Sunday, July 10, 2016

[A little over] one month in Chiang Mai

Guess who's back? That's right, I'm back traipsing all over the globe, and this time I'm coming to you live from Thailand. In June, I moved to Chiang Mai, Thailand to begin a year of teaching at a Thai school. Since my arrival I've been to Hong Kong, Thailand, and Laos. I've seen some signature Chiang Mai sights like Doi Suthep, a Buddhist temple, and the famous Night Market. Still, there are plenty of things to do over the next year (or so). In the month I've been here, I've learned quite a bit that I thought I would share.

1. Thailand is hot. Of course, I knew Thailand would be toasty, but I never expected constant heat and humidity. I am learning to accept being constantly covered in sweat. However, there is a silver lining; I can tell I'm getting used to the heat when 85 F doesn't seem all that hot. Air con is a gift from above and cannot be taken for granted.

2. Thai desserts are sweet, and often times jiggly. Thai people like their sweets and condensed milk is the sweetener of choice for many drinks, like the signature orange Thai tea, and desserts. Even the bread here is sweet. My first Thai tea was a shock; I couldn't believe how sweet it was, but much like the weather, I quickly adjusted to the sweet drink and now I actually enjoy it quite a bit. Not only are desserts sweet, they often have a jiggly component in the form of JELL-O, jelly, or some other congealed product. Needless to say, jiggly desserts aren't my sweet of choice and likely never will be.

3. Thai's drive on the other side of the road and motorbikes are the transport of choice. In Thailand, drivers drive on the left side of the road while motorbikes weave in and out of the cars, making them the perfect choice to avoid Chiang Mai traffic. Everyone, even babies and children, ride on the backs of motorbikes, some with and some without helmets. In this past month, I've ridden (and driven) a few motorbikes!

Sorry mom!

4. It's true what they say about Thailand being the land of smiles. Everyone is incredibly friendly, warm, and almost constantly smiling.

5. According to my students, I look like Ed Sheeran, the English singer, and appear to be from the North Pole. These were two things I had no idea about, but I'm glad to know for future reference.

6. Taking a 10 hour, overnight van is maybe not the best way to travel. I took a van with two co-workers to go to Laos to get Thai visas and needless to say, I felt like a human pretzel trying to get comfortable in the middle seat. At least the trip was worthwhile.

7. Thai food is delicious and inexpensive. Paying $1-3 for dinner is not unlikely here and the food is incredible. My personal favorites include Pad Thai (typical), coconut curry, and Khao Soi. Finding vegetarian food is a little bit more difficult, even though I learned the word for vegetarian early on. In the quest for good vegetarian food, I've found quite a few delicious spots that serve entirely vegetarian, and mostly vegan, food. The fruit is a whole other story. I could eat just Thai fruit for every meal. The bananas, mangos, pineapples, lychees, watermelons, and dragon fruits have been my personal favorites for far. Not only are they delicious, the fruit is also dirt cheap.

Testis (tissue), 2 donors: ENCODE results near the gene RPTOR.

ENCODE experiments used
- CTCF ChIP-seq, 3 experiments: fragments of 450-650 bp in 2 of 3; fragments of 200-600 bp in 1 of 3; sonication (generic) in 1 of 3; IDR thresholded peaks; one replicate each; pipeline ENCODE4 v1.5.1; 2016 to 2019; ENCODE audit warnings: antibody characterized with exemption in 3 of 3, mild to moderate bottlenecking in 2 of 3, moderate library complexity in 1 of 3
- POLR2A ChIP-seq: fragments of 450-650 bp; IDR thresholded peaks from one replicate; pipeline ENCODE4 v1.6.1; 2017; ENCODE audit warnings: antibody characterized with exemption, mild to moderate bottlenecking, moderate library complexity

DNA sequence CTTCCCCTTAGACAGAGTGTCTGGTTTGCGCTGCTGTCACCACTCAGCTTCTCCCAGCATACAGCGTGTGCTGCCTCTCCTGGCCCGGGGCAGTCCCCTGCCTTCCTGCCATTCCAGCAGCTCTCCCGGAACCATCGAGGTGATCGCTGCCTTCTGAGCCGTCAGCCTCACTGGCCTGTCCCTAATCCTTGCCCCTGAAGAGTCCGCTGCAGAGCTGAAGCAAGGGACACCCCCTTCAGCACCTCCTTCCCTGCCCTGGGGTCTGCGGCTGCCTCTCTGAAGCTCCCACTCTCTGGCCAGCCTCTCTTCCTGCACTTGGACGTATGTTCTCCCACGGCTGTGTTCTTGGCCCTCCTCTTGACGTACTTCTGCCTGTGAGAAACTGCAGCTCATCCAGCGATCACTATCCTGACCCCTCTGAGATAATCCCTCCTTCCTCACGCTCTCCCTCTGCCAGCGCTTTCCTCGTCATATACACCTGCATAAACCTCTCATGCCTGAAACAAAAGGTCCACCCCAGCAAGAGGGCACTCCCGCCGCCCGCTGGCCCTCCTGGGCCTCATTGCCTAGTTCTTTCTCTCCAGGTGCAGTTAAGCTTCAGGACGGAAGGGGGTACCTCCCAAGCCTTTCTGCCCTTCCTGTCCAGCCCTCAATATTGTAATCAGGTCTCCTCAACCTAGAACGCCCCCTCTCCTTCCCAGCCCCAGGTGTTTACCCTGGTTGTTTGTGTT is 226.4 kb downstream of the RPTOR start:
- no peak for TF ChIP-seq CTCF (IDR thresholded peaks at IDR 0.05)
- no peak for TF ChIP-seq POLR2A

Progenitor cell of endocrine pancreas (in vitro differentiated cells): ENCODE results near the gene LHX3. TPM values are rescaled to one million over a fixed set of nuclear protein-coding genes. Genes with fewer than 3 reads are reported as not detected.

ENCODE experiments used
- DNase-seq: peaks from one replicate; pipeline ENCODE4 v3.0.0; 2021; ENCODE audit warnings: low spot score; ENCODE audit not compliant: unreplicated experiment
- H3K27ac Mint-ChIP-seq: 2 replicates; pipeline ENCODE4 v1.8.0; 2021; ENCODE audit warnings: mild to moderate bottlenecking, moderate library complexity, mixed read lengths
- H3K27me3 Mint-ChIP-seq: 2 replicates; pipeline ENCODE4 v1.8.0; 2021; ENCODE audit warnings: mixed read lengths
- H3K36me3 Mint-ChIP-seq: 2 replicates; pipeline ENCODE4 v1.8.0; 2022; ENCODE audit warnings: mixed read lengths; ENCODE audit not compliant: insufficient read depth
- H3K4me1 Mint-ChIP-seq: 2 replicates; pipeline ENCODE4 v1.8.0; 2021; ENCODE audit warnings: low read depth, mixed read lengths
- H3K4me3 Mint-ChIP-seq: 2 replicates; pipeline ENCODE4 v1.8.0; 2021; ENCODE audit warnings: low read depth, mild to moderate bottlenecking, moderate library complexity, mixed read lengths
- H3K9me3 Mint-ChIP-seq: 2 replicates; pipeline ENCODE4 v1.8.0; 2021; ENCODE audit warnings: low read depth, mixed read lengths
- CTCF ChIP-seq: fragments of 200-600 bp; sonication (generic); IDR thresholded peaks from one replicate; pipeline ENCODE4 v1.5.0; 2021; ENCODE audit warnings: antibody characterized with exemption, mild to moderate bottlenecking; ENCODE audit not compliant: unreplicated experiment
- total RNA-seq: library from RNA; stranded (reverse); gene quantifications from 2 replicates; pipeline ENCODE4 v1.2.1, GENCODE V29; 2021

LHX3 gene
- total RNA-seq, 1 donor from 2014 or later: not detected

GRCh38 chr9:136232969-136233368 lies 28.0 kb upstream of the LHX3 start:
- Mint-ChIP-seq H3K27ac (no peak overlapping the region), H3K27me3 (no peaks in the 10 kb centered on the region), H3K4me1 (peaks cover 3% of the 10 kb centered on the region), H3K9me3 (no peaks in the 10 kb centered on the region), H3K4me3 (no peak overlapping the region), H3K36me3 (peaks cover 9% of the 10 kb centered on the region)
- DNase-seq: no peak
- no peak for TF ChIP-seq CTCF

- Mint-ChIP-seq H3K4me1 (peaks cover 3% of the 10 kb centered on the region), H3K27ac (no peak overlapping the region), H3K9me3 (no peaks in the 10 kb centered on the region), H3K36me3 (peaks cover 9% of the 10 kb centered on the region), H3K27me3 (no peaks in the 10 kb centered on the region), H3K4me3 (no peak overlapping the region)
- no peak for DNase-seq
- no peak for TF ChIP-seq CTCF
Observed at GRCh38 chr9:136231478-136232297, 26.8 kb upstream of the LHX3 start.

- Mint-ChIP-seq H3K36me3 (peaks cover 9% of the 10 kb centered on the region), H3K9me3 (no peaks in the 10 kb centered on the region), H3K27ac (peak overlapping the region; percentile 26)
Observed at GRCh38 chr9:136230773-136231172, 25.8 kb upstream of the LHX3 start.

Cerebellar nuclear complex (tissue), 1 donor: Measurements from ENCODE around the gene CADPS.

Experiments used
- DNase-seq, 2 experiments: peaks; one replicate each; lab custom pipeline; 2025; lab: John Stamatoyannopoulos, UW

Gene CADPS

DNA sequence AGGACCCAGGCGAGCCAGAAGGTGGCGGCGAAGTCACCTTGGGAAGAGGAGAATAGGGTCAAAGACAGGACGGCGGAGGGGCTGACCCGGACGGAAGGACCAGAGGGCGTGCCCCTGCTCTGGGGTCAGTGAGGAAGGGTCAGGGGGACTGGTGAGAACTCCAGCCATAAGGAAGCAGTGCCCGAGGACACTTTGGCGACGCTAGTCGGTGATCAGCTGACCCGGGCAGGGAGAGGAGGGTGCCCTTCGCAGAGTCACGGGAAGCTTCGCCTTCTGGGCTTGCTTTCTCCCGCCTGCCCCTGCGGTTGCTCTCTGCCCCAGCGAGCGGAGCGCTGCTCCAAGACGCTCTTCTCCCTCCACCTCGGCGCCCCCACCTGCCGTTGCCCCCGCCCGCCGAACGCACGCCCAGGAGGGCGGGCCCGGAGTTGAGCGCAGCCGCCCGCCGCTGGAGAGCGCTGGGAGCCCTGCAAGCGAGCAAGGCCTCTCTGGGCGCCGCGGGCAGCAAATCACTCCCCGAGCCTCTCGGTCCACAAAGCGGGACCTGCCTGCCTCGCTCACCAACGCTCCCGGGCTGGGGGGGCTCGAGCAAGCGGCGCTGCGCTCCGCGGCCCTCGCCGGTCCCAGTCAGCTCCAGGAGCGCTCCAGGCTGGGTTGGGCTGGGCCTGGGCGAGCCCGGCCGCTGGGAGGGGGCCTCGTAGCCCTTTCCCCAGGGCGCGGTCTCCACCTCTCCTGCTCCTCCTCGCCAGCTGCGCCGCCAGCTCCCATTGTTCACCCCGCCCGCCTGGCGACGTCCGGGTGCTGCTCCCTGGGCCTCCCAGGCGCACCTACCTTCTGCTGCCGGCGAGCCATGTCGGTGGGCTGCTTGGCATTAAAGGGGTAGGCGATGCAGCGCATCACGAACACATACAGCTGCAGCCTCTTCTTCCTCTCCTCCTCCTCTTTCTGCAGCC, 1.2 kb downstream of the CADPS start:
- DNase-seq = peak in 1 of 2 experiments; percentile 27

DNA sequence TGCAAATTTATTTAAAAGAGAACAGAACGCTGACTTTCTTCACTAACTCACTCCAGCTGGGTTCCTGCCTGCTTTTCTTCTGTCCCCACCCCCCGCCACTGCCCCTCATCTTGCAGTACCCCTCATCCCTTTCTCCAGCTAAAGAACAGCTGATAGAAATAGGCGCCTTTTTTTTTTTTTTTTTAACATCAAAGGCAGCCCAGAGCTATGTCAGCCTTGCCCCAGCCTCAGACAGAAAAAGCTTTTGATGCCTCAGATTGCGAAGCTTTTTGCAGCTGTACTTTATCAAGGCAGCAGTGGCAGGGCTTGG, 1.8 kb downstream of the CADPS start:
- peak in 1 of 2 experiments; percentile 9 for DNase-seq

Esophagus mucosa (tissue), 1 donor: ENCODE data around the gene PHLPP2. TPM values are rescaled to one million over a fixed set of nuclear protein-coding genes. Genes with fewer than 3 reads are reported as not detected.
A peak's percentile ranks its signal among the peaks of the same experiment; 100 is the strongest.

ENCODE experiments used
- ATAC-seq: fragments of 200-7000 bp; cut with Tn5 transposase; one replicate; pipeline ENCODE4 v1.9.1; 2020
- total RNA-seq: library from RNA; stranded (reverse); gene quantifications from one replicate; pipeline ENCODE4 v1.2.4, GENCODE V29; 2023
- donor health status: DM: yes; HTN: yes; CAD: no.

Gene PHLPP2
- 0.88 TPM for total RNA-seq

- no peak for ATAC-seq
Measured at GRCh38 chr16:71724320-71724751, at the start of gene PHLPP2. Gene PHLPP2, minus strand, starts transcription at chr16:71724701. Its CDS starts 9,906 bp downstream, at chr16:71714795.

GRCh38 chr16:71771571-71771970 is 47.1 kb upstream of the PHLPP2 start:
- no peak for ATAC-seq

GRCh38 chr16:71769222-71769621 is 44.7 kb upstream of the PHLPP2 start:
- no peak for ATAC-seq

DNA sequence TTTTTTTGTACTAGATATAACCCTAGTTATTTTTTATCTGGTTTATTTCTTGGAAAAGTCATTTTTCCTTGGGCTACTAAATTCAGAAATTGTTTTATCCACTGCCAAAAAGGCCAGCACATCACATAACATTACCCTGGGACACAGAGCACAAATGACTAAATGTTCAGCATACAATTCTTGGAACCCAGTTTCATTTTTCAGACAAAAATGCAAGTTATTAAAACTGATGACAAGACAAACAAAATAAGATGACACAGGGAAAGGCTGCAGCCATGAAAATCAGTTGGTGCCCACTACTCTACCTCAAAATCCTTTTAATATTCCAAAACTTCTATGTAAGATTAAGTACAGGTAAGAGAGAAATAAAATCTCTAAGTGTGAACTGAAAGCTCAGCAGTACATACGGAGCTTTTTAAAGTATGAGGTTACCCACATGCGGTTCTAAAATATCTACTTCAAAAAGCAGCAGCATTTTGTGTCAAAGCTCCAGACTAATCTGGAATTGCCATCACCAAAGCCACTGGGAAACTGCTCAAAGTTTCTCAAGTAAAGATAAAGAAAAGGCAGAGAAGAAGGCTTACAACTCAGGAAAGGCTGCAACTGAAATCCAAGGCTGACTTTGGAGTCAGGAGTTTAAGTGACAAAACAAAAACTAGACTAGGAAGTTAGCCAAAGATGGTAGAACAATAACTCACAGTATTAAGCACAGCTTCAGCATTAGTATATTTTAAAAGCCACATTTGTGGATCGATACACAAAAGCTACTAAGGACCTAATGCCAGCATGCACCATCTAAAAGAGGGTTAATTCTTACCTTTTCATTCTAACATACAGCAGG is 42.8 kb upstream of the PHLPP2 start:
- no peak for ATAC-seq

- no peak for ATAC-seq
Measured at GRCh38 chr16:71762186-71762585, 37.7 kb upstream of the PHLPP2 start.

A young Thai coconut, fresh fruit and muesli

8. Temples are abundant, sprinkled throughout the city serving as a nod to the past. I love driving around Chiang Mai and seeing another golden temple glistening in the sun amongst the other buildings.

On the steps leading up to Doi Suthep

9. Thai massages are real and rough. For a one hour Thai massage, the going rate is 200 baht, or roughly $6 which is a far cry from the $60 I pay at home. When you go to a Thai masseuse, you will gaze in awe and wonder at the sheer strength of the thumbs of Thai women. Many of these women could become world-champion thumb wrestlers with thumbs that strong. Thai massages are one of those things that hurt so much that it actually feels good.

0. It's true what they say about Thailand and lady boys; you will see more of them than you think and no one bats an eye seeing a lady boy walking down the street. That kind of acceptance is pretty freaking cool.

11. When it rains in Thailand, it pours. Belgium is a country known for rain, as is Thailand. However, Thai rain is another beast. In Leuven, it would lightly drizzle all day, so no one ever really took notice of the rain. In Thailand, it will be beautiful and sunny all day until the dark clouds roll in at 4 p.m. on the nose. All of the sudden, it downpours and it is not fun to be caught in instant, pouring rain.

12. There are stray dogs everywhere. Some of them are groomed, some of them are scraggly, all of them are cute.

Stay tuned for more updates about school, travel, and everything in between.